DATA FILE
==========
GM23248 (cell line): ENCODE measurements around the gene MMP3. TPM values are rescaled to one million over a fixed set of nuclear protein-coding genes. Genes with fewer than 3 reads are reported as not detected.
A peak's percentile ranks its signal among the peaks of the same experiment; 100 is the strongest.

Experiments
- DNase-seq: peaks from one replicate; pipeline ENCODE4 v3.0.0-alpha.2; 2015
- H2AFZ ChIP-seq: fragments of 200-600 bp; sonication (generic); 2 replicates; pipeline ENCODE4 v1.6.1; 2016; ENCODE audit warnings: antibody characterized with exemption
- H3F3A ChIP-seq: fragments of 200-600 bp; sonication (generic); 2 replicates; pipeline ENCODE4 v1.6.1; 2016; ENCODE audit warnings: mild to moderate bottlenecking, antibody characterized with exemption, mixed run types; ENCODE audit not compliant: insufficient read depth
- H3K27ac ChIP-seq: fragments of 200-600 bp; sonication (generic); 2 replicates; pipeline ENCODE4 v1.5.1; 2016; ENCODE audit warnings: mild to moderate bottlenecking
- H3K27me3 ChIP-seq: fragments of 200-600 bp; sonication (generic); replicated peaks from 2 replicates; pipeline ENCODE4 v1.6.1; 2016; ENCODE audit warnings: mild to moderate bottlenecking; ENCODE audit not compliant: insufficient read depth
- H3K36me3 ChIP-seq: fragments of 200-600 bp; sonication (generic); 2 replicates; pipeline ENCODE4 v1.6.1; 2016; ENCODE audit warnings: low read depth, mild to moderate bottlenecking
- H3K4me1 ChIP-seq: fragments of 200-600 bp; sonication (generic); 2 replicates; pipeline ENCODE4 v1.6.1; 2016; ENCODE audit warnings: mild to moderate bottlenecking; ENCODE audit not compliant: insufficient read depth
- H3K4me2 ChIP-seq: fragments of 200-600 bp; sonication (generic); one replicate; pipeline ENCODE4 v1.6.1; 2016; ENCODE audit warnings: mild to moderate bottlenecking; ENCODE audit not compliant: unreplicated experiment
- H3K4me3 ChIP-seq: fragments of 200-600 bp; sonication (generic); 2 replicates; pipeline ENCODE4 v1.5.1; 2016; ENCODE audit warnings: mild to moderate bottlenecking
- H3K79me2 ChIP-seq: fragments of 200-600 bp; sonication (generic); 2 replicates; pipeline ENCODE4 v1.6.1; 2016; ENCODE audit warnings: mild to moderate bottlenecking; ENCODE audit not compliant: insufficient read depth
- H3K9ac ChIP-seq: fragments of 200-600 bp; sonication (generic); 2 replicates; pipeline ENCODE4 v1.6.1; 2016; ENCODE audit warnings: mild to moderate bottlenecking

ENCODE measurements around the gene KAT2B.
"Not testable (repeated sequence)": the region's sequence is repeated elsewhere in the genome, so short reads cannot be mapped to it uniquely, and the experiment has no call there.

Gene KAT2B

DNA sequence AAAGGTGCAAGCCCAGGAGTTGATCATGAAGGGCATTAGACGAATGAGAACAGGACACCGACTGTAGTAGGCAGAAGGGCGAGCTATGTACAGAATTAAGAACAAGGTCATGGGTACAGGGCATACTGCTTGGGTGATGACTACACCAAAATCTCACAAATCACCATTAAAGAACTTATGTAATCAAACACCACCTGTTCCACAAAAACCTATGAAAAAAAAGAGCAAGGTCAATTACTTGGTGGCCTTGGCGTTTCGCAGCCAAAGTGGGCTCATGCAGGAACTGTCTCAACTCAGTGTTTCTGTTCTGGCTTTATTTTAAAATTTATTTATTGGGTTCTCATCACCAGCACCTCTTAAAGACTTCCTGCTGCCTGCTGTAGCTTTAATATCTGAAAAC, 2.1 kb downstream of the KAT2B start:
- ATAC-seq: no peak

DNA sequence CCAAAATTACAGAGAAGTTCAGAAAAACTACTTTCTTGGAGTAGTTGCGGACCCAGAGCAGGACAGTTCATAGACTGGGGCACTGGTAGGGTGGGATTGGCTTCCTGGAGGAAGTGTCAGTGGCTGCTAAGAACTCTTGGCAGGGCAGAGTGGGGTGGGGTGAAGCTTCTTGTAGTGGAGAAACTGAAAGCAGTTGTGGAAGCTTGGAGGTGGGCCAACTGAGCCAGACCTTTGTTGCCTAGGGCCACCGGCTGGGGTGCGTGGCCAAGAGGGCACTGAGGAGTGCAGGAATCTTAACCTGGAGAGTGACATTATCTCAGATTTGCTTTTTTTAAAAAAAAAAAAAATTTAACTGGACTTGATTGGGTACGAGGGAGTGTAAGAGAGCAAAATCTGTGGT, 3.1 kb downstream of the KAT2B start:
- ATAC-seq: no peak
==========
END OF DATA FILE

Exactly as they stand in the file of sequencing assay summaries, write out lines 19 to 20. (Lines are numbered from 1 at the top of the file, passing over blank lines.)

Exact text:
- ATAC-seq: no peak

DNA sequence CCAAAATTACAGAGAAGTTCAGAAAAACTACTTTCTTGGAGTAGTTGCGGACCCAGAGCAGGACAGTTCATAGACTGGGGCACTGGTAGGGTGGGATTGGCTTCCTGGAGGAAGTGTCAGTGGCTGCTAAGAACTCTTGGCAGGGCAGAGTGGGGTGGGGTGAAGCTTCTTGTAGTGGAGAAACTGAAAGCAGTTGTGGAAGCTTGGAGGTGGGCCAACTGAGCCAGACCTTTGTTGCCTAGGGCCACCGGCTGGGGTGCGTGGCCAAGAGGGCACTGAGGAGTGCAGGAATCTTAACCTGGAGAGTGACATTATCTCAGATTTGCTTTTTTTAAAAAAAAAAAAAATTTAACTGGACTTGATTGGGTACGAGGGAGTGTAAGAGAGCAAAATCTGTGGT, 3.1 kb downstream of the KAT2B start: